On July 1, a new law banned Indiana drivers from using handheld cell phones while driving. Governor Eric Holcomb signed the bill into law in March 2020 to fight against distracted driving, which causes over 10,000 accidents per year in the state.
Under the new law, it is illegal for a motorist to drive while holding a mobile device, including a smartphone or tablet. The law prohibits drivers from talking on the phone and from briefly holding the phone to check the weather or a traffic app. Drivers may not even hold their phone at a red light because they are still physical control of their vehicle.
The law permits motorists to hold their device while driving only when it is necessary to call 911 in a “bona fide” emergency. It is also permissible for drivers to use phones in hands-free mode with voice-operated technology, or when mounted on the dashboard.
Motorists who violate the law can be fined up to $500 and may lose their driver’s license upon repeat violations. However, drivers who receive a ticket for using a cell phone while driving before July 1, 2021, will not receive points on their license. This grace period allows time for a “cultural shift” in attitude toward using the phone while driving.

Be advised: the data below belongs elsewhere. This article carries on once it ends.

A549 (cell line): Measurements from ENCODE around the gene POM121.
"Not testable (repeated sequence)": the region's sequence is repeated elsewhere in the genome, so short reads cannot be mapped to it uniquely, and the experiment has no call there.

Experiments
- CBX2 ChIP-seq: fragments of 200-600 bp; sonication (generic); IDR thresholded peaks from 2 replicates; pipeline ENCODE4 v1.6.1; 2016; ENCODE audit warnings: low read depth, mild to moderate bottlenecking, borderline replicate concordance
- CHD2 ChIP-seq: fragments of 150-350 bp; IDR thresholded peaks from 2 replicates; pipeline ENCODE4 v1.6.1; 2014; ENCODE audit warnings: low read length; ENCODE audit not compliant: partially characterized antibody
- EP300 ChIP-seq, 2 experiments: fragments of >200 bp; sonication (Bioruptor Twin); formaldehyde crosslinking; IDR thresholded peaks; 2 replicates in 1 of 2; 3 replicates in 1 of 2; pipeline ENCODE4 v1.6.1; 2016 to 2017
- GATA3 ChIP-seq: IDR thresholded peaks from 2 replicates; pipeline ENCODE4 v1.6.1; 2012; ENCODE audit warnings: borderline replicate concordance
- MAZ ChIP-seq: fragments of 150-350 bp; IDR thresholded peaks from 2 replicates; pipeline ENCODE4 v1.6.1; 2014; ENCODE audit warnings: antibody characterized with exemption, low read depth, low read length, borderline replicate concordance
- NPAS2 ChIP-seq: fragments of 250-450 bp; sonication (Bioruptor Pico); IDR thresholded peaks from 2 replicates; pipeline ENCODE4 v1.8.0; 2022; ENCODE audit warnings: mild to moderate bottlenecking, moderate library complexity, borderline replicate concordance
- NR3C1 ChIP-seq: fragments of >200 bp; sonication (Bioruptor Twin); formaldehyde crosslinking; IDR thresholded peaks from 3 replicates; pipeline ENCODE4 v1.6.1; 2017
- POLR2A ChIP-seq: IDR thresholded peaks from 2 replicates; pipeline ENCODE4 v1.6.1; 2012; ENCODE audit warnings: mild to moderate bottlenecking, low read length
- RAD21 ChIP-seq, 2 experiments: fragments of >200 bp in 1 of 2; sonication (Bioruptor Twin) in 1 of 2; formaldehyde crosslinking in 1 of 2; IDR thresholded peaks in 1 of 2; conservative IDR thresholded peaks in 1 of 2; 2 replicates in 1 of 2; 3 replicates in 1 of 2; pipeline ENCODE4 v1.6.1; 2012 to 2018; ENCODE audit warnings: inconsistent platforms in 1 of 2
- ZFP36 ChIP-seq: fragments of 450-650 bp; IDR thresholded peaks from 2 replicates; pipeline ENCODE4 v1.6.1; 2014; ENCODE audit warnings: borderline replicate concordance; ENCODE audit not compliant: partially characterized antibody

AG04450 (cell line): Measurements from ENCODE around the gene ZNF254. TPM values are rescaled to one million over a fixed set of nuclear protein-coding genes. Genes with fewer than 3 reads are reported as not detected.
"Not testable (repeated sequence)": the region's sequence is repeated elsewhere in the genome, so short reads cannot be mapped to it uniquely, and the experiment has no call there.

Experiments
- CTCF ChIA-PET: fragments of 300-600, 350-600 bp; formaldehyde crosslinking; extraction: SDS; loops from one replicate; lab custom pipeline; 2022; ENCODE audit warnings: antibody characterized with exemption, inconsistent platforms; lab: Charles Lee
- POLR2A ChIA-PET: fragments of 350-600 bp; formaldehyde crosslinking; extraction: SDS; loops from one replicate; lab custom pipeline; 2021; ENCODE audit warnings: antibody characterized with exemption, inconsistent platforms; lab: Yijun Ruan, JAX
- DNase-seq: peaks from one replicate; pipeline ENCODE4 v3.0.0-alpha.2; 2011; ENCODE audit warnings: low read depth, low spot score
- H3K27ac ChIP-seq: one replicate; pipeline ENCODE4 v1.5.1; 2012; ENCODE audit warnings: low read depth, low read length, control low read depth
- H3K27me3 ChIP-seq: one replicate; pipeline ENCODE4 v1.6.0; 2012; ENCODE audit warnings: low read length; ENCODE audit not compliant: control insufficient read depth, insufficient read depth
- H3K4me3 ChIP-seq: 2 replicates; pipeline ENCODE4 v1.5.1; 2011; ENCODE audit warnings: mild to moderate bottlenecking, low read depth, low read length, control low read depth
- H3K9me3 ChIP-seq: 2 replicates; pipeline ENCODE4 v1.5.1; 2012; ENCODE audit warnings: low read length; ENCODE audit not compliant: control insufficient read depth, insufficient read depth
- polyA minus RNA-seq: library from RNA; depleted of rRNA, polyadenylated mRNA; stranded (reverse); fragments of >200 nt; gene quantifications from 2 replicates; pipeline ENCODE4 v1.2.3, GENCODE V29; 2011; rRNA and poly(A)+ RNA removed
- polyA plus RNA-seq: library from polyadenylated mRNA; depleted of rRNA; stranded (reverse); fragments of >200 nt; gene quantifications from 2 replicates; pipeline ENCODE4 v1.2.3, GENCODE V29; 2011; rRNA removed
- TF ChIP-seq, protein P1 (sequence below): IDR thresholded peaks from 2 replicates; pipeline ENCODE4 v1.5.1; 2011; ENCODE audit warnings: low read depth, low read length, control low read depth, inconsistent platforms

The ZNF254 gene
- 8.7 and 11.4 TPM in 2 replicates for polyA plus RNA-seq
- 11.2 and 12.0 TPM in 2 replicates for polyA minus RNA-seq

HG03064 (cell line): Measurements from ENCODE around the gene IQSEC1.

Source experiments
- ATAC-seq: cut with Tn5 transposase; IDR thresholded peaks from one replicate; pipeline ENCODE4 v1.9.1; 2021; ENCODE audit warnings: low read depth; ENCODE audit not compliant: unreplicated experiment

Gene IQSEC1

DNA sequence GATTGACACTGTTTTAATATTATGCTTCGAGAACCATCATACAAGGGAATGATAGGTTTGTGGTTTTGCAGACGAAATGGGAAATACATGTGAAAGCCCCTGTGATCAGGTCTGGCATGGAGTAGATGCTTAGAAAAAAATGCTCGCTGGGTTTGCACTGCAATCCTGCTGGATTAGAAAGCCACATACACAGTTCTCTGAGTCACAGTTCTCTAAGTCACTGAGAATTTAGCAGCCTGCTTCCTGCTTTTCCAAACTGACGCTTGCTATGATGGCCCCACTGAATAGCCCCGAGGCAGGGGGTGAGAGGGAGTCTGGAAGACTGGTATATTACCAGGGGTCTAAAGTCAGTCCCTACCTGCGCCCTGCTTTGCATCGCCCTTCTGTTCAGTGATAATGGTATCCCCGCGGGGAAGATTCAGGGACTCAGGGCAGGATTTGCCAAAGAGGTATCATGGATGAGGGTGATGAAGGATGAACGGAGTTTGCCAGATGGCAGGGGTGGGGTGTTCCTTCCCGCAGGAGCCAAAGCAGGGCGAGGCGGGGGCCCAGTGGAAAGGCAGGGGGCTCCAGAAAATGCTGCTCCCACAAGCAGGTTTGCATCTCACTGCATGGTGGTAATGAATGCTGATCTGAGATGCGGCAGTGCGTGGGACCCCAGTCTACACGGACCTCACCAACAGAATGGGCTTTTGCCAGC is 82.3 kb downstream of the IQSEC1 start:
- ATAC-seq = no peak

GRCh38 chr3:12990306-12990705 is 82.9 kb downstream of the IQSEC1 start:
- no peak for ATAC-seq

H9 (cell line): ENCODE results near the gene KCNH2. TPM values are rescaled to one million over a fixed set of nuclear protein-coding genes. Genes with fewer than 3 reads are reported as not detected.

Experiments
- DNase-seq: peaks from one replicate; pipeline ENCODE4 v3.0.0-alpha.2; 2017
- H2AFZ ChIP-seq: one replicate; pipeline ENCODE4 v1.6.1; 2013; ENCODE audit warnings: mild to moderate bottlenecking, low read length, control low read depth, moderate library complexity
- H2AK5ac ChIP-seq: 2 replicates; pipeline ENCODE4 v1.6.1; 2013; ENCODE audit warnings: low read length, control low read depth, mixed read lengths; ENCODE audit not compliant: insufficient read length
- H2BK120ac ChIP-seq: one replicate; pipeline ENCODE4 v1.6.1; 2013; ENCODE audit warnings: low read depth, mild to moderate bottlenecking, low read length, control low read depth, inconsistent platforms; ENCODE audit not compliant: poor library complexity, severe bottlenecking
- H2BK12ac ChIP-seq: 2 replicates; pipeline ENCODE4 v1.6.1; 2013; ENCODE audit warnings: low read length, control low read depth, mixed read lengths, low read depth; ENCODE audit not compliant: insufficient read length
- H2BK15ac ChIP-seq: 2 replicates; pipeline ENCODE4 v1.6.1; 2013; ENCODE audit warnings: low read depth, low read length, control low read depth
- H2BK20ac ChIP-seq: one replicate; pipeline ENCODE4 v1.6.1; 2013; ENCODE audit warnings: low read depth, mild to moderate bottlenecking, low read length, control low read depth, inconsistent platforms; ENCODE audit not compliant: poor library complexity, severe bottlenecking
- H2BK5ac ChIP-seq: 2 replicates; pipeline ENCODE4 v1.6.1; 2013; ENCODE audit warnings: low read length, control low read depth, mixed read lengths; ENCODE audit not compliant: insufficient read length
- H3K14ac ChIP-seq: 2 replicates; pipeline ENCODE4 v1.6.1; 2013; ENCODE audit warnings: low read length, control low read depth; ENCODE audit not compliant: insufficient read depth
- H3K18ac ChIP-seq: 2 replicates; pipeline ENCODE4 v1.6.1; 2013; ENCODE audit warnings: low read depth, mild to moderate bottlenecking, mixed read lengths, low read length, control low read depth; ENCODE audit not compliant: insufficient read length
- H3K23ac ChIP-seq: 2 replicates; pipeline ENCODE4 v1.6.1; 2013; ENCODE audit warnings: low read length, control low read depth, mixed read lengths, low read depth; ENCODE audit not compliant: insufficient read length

The law intends to reduce both the number of deaths and accidents caused by distracted driving. According to the Indiana State Police, the 10,400 distracted driving crashes in 2019 resulted in 2,000 injuries and 19 deaths.
“Distracted driving increases the risk of a crash by more than 3½ times and is a leading killer of teenagers in America. This is unacceptable and avoidable,” Governor Holcomb said.
Indiana law already bans texting, typing, sending, or reading text messages, but the police have found it difficult to enforce. Law enforcement is optimistic that the new prohibition against holding mobile devices will make it easier to spot offenders.
“[Under] the prior law they could view a website, use Google Maps and actually be reading while driving and were not in violation of the Distracted Driving Law,” Richard Kivett, a lieutenant with the Indianapolis Metropolitan Police Department, told IndyStar via email.
Now, with few exceptions, anyone holding a cell phone will be in violation.